As changes continue to ripple through the media world and US cable industry consolidation continues, Charter Communications is buying Time Warner Cable (TWC) for $55 billion, while the deal terms places the value of Time Warner Cable at $78.7 billion.
The merged Charter, Time Warner Cable and Bright House Networks, which will be named New Charter, will have 23 million customers, making it the second-largest cable provider in the US after Comcast, which has around 27 million customers.
This is Charter’s fourth attempt to acquire TWC in the past three years, and the door was opened after Comcast abandoned its $45 billion merger bid in large part due to resistance from regulators—who must still approve Charter’s bid.
Before the news was announced this morning, Bloomberg and The Wall Street Journal reported that a deal was looming after FCC chairman Tom Wheeler spoke with top management at Charter and TWC, assuring them there was no ban on such mergers.
“The Commission will look to see how American consumers would benefit if the deal were to be approved,” Wheeler said in a statement this morning. “In applying the public interest test, an absence of harm is not sufficient.”
— Charter News (@CharterComPR) May 26, 2015
In late March, Charter acquired Bright House Networks—the sixth-largest cable operator in the US, serving 2 million video customers in Florida, Alabama, Indiana, Michigan and California—for $10.4 billion, a partnership they reaffirmed just last week.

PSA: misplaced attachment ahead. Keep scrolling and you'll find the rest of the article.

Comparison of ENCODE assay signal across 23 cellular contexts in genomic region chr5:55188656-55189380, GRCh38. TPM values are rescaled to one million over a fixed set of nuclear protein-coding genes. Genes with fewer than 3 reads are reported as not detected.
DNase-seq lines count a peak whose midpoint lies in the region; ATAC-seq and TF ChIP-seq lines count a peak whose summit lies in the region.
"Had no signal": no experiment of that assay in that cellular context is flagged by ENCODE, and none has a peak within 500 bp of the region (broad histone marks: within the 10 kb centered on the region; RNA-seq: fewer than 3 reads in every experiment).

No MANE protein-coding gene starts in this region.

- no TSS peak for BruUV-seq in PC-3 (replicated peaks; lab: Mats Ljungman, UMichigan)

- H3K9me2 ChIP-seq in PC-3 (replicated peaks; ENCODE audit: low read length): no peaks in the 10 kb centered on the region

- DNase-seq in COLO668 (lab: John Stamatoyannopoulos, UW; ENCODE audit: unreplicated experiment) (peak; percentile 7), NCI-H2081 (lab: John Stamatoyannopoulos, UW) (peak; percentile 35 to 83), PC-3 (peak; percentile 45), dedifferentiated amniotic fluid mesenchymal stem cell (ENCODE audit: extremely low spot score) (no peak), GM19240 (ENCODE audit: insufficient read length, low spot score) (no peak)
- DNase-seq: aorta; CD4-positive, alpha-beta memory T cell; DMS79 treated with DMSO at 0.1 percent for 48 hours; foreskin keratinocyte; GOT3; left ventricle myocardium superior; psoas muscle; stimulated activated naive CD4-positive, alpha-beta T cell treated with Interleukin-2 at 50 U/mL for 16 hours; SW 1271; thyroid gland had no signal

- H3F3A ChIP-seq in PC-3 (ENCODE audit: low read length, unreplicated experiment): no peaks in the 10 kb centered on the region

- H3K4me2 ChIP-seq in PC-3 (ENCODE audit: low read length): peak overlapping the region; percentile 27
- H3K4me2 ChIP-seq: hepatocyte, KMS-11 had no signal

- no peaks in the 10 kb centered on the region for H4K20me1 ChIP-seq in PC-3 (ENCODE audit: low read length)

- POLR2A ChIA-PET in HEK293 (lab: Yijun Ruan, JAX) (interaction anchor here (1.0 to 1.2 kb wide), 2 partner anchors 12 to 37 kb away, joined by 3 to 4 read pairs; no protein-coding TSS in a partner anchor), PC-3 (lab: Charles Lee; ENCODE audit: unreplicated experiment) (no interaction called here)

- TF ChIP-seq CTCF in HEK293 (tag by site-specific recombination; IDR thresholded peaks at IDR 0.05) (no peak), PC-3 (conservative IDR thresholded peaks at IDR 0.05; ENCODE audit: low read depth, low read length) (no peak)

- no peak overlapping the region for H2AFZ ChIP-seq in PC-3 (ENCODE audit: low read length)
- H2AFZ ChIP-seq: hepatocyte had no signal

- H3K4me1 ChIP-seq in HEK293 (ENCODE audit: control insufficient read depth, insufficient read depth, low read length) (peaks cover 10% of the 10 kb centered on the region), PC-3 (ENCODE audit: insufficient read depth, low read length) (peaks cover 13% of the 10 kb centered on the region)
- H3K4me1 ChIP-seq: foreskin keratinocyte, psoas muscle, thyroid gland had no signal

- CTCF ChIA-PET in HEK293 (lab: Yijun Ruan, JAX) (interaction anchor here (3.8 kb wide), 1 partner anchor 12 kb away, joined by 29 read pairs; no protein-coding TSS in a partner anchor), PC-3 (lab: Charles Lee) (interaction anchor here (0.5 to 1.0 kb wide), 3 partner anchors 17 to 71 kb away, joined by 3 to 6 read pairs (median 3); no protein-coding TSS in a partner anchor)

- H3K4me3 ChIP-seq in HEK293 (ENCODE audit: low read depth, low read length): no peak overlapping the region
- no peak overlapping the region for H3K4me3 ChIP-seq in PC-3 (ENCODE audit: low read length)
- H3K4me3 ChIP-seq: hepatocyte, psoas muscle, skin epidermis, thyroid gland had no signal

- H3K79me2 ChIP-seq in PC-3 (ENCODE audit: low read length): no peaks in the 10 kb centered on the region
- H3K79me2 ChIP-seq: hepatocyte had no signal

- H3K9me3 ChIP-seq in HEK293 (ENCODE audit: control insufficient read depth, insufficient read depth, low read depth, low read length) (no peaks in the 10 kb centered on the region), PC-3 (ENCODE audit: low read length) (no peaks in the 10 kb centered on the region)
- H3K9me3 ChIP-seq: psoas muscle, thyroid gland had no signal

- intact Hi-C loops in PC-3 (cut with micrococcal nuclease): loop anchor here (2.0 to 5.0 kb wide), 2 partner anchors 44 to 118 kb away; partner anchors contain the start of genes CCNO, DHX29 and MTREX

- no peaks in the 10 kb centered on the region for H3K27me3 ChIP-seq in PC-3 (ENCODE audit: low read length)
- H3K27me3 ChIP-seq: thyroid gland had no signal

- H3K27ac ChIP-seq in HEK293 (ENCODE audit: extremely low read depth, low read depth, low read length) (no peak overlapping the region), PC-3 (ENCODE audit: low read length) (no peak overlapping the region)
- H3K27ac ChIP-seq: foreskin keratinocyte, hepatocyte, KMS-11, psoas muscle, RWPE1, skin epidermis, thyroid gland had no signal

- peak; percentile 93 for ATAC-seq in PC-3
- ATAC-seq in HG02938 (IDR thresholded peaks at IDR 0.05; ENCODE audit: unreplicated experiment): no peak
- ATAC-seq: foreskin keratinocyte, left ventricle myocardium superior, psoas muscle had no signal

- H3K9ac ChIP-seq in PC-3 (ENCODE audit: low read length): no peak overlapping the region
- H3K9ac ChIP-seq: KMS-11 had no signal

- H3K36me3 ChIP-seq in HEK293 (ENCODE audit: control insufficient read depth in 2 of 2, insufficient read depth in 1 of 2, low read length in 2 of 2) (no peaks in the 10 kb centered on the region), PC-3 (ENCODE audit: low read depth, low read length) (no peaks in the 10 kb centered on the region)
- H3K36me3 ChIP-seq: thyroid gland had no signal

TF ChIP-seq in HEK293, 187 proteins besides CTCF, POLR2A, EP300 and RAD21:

Tom Rutledge, Charter’s President and CEO, stated in a press release at the time, “Bright House Networks provides Charter with important operating, financial and tax benefits, as well as strategic flexibility.”
What’s not clear is if Charter’s Spectrum brand—bundling its triple play of voice, video and broadband—will continue at the merged cable company.
While details of the merged company’s branding are worked out, one clear winner in this deal is billionaire media mogul John Malone, chairman of Liberty Media, which owns 27 percent of Charter and grew it what now becomes America’s second-largest cable company.
“The timing of this deal clearly shows how desperate Time Warner Cable is to be acquired,” said Paolo Pescatore, analyst with technology research company CCS Insight, in the New York Times. “A tie-up with another cable provider makes perfect sense given the altering landscape in the broadcast industry.”
Telecoms are clearly jockeying for position while tech-savvy companies like Amazon and Netflix are redrawing the consumer-cable map, including AT&T agreeing to buy DirecTV last year for $48.5 billion, and now Verizon buying AOL.
“The teams at Charter, Time Warner Cable and Bright House Networks are filled with the innovators of our industry,” said Rutledge, who will serve as New Charter’s president and CEO, in a press release.
“Representatives of each of these companies have invented some of the most revolutionary communications products ever created—innovations like video-on-demand, VoIP phone service, remote storage DVR, cable TV through an app, downloadable security and the first backward-compatible, cloud-based user interface.”
Rutledge added, “Put simply, the scale of New Charter, along with the combined talents we can bring to bear, position us to deliver a communications future that will unleash the full power of the two-way, interactive cable network.”